Anne Lamott Shares Spiritual Journey

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More than 650 people filed into the sanctuary at Arborlawn United Methodist Church Tuesday night in anticipation of seeing New York Times' bestselling author Anne Lamott.

The room roared in applause when Lamott entered. It was a level of excitement depicted by one attendee that said, “You would think we were waiting to see Lady Gaga or something.”

This marked the first Arborlawn Vineyard Series event featuring Lamott as the speaker. In reference to the goal of the series Rev. Ben Disney, Senior Minister of Arborlawn said, “We don't have an agenda we just want to begin a conversation where honest intelligent and faithful people can talk about issues, and I think when people sense that someone is speaking, like Anne Lamott who is so real and so authentic and so genuine people want to be a part of it, they want to be close to it.”

Loosely structured around her own spiritual journey, Lamott initiated a highly conversational dialogue with the audience about some of the issues that come with learning to survive, what she referred to as “the messy, excruciating, wild, and hilarious process called life.”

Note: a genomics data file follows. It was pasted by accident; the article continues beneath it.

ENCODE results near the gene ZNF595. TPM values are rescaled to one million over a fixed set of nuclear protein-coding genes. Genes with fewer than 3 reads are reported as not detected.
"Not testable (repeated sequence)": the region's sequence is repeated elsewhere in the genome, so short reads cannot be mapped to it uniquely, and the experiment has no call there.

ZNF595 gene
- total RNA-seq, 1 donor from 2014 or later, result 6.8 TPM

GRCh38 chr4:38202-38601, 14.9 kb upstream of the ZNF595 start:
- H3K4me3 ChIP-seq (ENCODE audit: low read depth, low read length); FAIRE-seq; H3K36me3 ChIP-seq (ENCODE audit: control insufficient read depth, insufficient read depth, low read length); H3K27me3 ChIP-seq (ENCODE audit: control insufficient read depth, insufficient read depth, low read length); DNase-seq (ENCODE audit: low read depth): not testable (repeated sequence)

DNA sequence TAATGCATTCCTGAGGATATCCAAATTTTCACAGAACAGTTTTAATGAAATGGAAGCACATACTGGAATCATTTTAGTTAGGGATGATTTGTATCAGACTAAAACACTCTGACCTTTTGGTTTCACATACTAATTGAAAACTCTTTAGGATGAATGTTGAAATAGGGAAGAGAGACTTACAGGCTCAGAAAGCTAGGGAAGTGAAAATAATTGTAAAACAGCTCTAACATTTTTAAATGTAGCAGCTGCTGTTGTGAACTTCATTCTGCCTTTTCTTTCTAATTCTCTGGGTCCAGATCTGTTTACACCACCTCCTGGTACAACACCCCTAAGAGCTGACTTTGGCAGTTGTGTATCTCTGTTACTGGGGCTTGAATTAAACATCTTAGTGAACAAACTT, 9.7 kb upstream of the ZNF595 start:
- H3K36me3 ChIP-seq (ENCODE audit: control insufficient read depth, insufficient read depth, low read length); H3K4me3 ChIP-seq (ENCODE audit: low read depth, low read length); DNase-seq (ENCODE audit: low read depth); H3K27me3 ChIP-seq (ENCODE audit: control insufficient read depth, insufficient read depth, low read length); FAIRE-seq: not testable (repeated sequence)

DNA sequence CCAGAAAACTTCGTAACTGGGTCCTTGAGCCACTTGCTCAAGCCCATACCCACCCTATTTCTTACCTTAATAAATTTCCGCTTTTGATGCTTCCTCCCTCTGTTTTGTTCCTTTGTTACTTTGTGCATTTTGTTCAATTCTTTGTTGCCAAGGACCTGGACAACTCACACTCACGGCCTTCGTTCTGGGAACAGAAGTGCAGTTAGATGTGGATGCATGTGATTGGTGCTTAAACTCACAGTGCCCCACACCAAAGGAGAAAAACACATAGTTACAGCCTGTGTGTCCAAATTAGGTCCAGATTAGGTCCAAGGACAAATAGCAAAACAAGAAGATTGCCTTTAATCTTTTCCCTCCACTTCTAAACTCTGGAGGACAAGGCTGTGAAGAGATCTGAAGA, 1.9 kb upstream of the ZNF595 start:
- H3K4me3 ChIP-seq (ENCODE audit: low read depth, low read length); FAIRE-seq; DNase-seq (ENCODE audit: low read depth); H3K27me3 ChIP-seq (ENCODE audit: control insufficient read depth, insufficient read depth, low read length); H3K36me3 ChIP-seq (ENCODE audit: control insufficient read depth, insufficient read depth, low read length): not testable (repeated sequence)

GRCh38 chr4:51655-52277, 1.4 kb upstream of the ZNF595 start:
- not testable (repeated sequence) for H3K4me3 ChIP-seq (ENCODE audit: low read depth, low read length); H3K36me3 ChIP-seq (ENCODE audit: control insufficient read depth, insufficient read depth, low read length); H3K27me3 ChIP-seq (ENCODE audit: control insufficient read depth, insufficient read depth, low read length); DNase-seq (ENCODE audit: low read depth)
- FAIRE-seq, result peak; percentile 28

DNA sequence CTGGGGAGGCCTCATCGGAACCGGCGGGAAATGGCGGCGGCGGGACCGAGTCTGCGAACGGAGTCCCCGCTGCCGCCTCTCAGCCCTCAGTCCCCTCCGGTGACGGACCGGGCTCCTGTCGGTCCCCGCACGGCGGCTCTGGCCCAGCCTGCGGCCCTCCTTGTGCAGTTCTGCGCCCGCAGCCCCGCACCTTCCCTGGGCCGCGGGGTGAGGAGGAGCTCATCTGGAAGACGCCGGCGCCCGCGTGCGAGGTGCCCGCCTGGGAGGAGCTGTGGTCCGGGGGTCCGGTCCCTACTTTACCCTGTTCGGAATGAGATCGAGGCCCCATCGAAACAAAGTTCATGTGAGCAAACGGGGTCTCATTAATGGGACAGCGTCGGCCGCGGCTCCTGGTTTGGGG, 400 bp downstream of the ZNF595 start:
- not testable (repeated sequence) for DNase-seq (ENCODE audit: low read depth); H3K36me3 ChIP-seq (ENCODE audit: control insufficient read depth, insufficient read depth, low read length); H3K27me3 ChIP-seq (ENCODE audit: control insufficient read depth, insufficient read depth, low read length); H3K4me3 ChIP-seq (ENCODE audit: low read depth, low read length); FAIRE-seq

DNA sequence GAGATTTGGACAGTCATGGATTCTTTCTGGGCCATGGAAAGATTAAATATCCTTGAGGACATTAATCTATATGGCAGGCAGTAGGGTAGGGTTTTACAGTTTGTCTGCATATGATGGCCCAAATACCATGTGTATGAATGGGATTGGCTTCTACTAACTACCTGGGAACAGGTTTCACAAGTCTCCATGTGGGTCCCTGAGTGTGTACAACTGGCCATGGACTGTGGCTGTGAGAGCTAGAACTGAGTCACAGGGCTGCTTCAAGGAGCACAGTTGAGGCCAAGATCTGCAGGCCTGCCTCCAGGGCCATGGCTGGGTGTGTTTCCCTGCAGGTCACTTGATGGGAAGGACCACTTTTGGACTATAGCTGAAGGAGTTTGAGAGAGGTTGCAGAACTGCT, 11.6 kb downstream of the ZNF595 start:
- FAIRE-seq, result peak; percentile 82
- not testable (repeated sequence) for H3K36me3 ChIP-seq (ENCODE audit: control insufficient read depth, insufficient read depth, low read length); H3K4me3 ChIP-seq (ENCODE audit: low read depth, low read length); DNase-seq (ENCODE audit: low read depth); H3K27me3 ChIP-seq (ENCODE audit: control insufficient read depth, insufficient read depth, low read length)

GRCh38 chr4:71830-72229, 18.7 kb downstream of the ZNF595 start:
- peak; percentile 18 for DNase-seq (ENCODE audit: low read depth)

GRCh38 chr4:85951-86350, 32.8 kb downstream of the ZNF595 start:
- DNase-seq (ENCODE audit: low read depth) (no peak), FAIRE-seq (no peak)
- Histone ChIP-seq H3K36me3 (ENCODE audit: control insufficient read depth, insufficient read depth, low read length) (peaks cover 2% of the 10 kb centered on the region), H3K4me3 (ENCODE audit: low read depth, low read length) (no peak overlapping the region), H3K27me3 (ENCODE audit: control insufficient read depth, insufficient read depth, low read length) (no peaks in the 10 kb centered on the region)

“Many people when they think Anne Lamott only think of the feminist and liberal part. If you didn't know Anne Lamont you might think oh my Lord she is going to come in in a bikini and throw things at us but that is just not the case,” said Stachia Disney, wife of Ben Disney and an Anne Lamott fan.

“Anne comes us as someone who has lived this life and who is no one other than herself,” said Rev. Deandrea Dare, Arborlawn Associate Minister and coordinator of the event.

Lamott used eloquent story telling and an effortless sense humor to describe her journey and how “a very lost, very skinny, strange looking child,” raised in an atheist household grew to become and alcoholic and drug addict and eventually the 28 years sober, self proclaimed “Jesus person” she didn’t think she ever wanted to be.

“Before I got sober I had an experience of Jesus once on my house boat and I turned away and I rolled over and said I would rather die,” said Lamott.

Lamott concluded her talk by initiating an extensive question and answer session. “I want you to ask about faith, and writing, and surviving, and coming through,” said Lamott, “I want you to ask anything.”

Audience members took the floor expressing their admiration for Lamott, one participant referred to her as “Saint Anne,” shared personal struggles and requested advice, all of which Lamott answered thoroughly and openly.

“Some of the things that Anne said tonight I can't imagine people not walking away thinking that was more than just a talk,” said Ben Disney. “You could hear the emotions in people when they were asking questions. She has been a huge influence and she has changed peoples lives."

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